Yes, I mean reinstallation AGAIN, over the existing installation :) In place upgrade, as they name it.
Or do You have any means to look into the contents of Your existing windows partition? Look if perhaps a hidden, system folder named "boot" exists there, created by the installer. If so, then making the windows partition "active" makes it bootable :)
 
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eidairaman1

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Youtube have videos relating to this
 

crasnal

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Assuming You have access to another computer :D what is obvious:
1. have/create a bootable Windows installation source (DVD or pendrive)
2. have (create) a live bootable Kubuntu DVD or pendrive. Portable, bootable kubuntu system on a pendrive. It includes GUI partition manager and a file explorer. Boot the computer from it.
3. important: using the partition manager extend Your existing, non-working Windows partition to the very beginning of the drive (to achieve no unallocated space in front of it); and make (mark as) this partition "active".
4. optionally look into contents of the windows partition using the kubuntu file explorer, for any hidden files or folder having "boot" in its name. However as You have deleted Your boot mechanism, You'll rather find none.
5. Boot from Windows installation source, look for and try options of "repairing system" or "in place upgrade" with - important - checked option to retain apps and settings. Just over-install windows anew, again. All Your personalizations, configurations should remain in place.
Installer should now install missing boot files directly on existing Windows partition (this is what I experienced with Windows 7 long ago, and with Win 10 when upgrading), without creating a separate, invisible boot partition.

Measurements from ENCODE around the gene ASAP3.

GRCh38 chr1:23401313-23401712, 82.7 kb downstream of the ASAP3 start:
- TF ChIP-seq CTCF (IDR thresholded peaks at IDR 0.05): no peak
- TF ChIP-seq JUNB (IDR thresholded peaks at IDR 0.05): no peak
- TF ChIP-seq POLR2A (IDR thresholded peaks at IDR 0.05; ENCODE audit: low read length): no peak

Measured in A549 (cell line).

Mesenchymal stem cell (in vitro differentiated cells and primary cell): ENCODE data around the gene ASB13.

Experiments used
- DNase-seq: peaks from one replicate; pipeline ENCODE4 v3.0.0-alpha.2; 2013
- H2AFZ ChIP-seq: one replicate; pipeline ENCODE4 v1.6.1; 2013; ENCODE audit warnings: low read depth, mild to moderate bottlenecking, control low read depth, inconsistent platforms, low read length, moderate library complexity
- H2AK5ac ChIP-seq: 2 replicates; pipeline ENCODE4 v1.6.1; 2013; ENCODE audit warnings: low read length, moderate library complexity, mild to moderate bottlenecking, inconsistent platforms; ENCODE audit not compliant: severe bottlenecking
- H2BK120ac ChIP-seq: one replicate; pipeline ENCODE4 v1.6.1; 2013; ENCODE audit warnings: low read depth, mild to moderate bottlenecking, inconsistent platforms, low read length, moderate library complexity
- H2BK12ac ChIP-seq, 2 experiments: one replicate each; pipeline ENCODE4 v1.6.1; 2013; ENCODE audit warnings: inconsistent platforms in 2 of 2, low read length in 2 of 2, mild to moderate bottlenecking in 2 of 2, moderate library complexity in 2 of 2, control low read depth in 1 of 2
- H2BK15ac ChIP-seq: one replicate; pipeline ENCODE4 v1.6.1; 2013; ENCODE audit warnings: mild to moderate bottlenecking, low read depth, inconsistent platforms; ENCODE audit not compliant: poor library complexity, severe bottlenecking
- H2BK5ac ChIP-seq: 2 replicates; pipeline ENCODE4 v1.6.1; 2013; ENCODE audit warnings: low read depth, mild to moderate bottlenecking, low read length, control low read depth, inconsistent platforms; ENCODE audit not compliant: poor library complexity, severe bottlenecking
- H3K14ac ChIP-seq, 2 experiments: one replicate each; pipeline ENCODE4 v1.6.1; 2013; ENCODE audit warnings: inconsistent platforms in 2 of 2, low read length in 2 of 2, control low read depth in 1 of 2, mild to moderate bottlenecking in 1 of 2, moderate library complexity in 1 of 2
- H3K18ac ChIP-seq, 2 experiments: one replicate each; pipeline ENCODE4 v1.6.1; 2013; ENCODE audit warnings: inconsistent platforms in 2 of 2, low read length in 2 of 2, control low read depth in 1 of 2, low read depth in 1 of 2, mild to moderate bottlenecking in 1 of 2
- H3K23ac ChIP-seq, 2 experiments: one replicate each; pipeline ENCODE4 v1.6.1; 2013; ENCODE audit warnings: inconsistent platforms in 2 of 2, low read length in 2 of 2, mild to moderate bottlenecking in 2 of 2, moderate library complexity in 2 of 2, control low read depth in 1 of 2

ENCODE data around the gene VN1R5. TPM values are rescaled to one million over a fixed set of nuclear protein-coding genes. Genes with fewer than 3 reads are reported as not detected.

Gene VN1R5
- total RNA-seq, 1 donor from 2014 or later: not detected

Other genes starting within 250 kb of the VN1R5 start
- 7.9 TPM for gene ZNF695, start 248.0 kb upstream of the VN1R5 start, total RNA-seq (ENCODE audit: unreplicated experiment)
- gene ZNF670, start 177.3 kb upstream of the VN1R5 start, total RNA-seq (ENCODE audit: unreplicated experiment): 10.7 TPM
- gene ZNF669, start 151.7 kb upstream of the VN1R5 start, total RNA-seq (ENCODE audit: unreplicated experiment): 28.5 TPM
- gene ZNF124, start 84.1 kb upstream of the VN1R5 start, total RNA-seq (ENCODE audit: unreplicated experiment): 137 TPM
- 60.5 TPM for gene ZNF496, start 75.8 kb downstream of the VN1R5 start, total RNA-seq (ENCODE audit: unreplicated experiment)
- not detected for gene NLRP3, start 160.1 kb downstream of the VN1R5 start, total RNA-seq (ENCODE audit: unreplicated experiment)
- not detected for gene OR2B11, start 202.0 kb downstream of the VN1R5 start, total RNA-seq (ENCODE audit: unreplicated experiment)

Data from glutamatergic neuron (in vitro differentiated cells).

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@crasnal
"I mean reinstallation of windows with option to retain applications and settings?"
Nope didn't try that, as that wouldn't be much different from reinstalling windows and copying my files over, which I wasn't so keen on doing.

"Look if perhaps a hidden, system folder named "boot" exists there."
There was one partition ahead of the primary partition that was 15MB in size and was system reserved, that didn't really help me much as a normal boot partition is around 100MB.

"Assuming You have access to another computer :D what is obvious:"
__________(Solution here for those with the same problem)______________

I fixed it and here's what I did:
I flashed a gparted live disc on my USB drive and booted from it, copied (or cloned) the windows partition from the new drive to the old one then formatted the new drive. Flashed the same USB with a windows installation, installed windows again on the new drive so that it takes care of the boot partitions for me. Flashed gparted again, booted to it, now I formatted the primary data partition of the new drive (that holds windows) and left the boot partitions intact, cloned the old partition back onto the new drive. This alone however won't solve the issue since they're 2 different windows installations, I was stuck on the "automatic repairs" screen everytime I tried to boot.
I followed this guide:
A couple commands won't work as shown in the video (/fixboot is one of them I remember not working but you can ignore the errors, what works is enough for our purposes) once done, I was able to boot back into windows as if I never deleted the boot partitions. The only thing that I noticed not configured properly now is the restore points, I had to disable and re-enable them to get them to work otherwise I haven't noticed one issue yet, everything seems to be in working order. I hope this helps somebody who's in my shoes at some point.

Thank you for the suggestions. I think to avoid mishaps like these, windows should add a separate boot partition to every drive you install it onto, I automatically assumed that both of my drives have one since I installed windows on them separately but that wasn't the case.